The amount of time we’re spending with media is growing. With phones smarter, quicker and more embedded into our lives, we’re now spending 24 hours a week online… checking our phone every 12 minutes (1). But it’s not just new channels that eat up more of our day. Including SVOD services – such as Netflix – the amount of time we’re spending watching TV is now the highest it’s ever been (2). New tech developments only take up more of our time: the introduction of smart speakers, for example, leads to higher radio listening for 71% of users, as it becomes easier to do so (4).

It often feels like media is consuming us, rather than vice versa. So it’s not surprising that over a half of us want a break from the most distracting of all: the phone (3). This month, The Royal Public Health Society urged us to have a “scroll free” September, as research continues to uncover a negative relationship between amount of time online and our (mental) health.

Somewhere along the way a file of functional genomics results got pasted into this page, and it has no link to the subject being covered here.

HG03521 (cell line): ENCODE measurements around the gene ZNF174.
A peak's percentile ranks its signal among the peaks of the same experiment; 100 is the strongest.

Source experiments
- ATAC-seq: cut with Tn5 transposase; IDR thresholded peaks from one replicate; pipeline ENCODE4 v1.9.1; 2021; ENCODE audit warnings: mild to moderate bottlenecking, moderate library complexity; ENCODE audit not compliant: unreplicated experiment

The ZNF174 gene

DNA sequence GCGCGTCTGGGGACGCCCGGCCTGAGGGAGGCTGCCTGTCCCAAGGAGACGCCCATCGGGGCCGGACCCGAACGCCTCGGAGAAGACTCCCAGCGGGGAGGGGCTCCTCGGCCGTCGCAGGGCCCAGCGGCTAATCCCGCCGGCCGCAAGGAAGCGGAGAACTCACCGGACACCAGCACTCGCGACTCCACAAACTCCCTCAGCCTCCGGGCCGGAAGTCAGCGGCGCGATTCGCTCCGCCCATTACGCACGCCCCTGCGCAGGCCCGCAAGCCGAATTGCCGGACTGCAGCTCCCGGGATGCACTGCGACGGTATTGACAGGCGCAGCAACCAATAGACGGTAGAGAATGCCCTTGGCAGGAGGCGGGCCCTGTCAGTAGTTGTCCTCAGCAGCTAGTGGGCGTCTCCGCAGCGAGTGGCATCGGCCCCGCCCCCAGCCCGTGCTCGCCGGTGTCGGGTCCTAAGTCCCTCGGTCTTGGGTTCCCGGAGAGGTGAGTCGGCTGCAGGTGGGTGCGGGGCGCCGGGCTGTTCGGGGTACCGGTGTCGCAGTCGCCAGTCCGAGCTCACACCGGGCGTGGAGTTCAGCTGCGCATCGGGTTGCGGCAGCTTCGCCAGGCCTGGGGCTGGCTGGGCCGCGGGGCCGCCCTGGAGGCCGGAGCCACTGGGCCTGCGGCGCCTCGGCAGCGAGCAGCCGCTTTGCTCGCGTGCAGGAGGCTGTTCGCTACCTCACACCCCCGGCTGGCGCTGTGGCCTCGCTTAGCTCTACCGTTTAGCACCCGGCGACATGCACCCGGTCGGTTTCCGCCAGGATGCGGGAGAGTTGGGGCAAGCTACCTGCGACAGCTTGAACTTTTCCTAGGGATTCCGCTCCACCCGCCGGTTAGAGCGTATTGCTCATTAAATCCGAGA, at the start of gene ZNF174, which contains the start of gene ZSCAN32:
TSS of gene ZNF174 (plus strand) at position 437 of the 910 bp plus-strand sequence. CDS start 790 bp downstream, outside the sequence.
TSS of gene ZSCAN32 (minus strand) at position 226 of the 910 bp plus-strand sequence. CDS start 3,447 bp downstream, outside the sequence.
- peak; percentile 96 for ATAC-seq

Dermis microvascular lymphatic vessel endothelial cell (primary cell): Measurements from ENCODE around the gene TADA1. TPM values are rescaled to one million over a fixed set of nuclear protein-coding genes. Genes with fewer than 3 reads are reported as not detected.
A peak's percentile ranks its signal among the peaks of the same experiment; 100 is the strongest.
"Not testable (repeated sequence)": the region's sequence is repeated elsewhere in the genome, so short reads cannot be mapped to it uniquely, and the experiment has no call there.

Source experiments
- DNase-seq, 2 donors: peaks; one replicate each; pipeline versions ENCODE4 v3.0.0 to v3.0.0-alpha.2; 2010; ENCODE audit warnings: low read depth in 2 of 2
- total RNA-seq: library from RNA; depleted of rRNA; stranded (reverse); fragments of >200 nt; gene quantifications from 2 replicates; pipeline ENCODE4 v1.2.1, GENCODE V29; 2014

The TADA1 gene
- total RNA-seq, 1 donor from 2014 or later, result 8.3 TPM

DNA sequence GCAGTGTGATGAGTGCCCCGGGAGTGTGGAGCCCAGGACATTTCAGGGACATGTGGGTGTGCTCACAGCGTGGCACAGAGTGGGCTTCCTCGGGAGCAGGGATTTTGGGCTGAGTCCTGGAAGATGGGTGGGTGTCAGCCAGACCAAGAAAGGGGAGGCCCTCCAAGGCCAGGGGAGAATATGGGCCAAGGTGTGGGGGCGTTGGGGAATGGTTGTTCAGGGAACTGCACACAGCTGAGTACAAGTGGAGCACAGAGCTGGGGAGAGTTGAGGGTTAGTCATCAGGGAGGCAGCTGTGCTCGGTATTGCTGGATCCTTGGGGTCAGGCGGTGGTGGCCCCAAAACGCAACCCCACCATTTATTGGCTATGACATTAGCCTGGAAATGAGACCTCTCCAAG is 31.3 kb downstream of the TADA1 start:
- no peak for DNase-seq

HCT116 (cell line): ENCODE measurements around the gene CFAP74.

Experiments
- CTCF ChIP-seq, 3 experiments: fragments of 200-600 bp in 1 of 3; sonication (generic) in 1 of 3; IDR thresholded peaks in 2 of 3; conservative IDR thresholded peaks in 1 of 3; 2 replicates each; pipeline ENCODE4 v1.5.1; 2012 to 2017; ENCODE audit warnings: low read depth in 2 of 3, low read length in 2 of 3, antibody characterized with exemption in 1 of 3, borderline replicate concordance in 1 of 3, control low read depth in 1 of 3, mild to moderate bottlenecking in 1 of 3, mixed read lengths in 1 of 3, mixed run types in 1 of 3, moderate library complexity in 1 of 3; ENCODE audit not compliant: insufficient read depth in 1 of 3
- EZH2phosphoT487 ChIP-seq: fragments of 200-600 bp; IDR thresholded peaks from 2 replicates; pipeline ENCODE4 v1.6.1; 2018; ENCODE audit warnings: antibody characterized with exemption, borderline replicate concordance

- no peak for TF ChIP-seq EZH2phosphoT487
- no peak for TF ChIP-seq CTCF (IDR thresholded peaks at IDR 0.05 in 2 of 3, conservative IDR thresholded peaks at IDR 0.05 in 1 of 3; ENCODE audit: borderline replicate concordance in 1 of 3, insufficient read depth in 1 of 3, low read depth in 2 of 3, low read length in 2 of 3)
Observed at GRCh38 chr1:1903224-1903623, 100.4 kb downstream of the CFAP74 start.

But, we’re the ones consuming all this media – we choose to watch TV, listen to the radio or scroll through the gram. So why do we choose to do what’s apparently bad for us? And is it all bad for us?

Faris Yakob, author of Paid Attention, claims that much like a well-balanced nutritional diet, we should strive for a well-balanced media diet (5). However, just as we are tempted by candy and chocolates over fruit and vegetables, we’re easily distracted by more meaningless but “snackable content”, away from media we want to consume: the podcasts we love, the films we can’t wait to see or the journalism we admire. Brands should remember that in these contexts where audiences consume media they value, these audiences are made more valuable in turn.

And for us, while our time in media is growing, not all of it grows us – so put down that phone, and pick up that book.

1. Ofcom: Communications Market Report 2018
2. ThinkBox: Magic of TV 2018
3. the7stars: The QT: August 2018
4. RadioCentre: Getting Vocal
5. https://medium.com/@faris/you-are-what-you-eat-7881b962ed3

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